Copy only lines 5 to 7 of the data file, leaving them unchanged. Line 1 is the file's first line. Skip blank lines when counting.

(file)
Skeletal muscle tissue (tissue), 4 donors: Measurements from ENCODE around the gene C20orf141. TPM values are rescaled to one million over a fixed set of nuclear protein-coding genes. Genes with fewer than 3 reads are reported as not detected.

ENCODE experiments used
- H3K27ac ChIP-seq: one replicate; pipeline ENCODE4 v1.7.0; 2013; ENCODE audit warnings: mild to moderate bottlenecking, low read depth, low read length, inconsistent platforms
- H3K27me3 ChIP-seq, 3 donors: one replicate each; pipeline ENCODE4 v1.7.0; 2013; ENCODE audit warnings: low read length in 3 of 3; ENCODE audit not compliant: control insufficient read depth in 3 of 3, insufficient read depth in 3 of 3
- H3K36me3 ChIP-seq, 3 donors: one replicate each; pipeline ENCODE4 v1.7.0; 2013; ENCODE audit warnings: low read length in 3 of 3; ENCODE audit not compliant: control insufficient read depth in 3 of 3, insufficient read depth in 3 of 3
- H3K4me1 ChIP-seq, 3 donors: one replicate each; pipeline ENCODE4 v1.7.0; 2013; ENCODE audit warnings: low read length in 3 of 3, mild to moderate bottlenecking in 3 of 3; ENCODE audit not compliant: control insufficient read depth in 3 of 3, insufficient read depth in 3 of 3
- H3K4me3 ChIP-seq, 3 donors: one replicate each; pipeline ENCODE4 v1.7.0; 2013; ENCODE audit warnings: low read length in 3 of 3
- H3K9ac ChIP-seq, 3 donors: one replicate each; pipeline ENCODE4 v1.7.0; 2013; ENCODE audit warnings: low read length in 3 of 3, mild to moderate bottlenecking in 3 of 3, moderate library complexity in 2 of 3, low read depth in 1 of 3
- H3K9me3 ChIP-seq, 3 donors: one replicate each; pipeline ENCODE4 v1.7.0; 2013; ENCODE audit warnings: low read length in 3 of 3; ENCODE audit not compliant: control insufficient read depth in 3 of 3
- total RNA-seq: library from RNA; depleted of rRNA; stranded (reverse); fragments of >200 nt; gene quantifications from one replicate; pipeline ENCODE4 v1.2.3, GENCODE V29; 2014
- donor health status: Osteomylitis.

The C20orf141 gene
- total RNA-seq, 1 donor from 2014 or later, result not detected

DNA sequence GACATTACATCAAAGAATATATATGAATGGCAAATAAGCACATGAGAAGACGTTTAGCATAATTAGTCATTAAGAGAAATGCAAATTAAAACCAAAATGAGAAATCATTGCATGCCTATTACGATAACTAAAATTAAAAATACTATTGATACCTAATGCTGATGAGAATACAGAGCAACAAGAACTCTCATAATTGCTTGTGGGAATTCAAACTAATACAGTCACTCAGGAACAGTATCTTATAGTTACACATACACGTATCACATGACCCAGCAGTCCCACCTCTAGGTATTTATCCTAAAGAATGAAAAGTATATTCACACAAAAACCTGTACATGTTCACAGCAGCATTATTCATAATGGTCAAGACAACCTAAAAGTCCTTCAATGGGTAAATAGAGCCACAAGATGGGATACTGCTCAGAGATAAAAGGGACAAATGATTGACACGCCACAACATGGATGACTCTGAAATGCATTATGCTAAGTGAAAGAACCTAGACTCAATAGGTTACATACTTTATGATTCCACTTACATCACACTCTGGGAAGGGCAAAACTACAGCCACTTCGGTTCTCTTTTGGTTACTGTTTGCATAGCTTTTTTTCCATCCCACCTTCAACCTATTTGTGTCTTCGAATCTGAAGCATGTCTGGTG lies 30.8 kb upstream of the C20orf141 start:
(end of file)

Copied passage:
- H3K36me3 ChIP-seq, 3 donors: one replicate each; pipeline ENCODE4 v1.7.0; 2013; ENCODE audit warnings: low read length in 3 of 3; ENCODE audit not compliant: control insufficient read depth in 3 of 3, insufficient read depth in 3 of 3
- H3K4me1 ChIP-seq, 3 donors: one replicate each; pipeline ENCODE4 v1.7.0; 2013; ENCODE audit warnings: low read length in 3 of 3, mild to moderate bottlenecking in 3 of 3; ENCODE audit not compliant: control insufficient read depth in 3 of 3, insufficient read depth in 3 of 3
- H3K4me3 ChIP-seq, 3 donors: one replicate each; pipeline ENCODE4 v1.7.0; 2013; ENCODE audit warnings: low read length in 3 of 3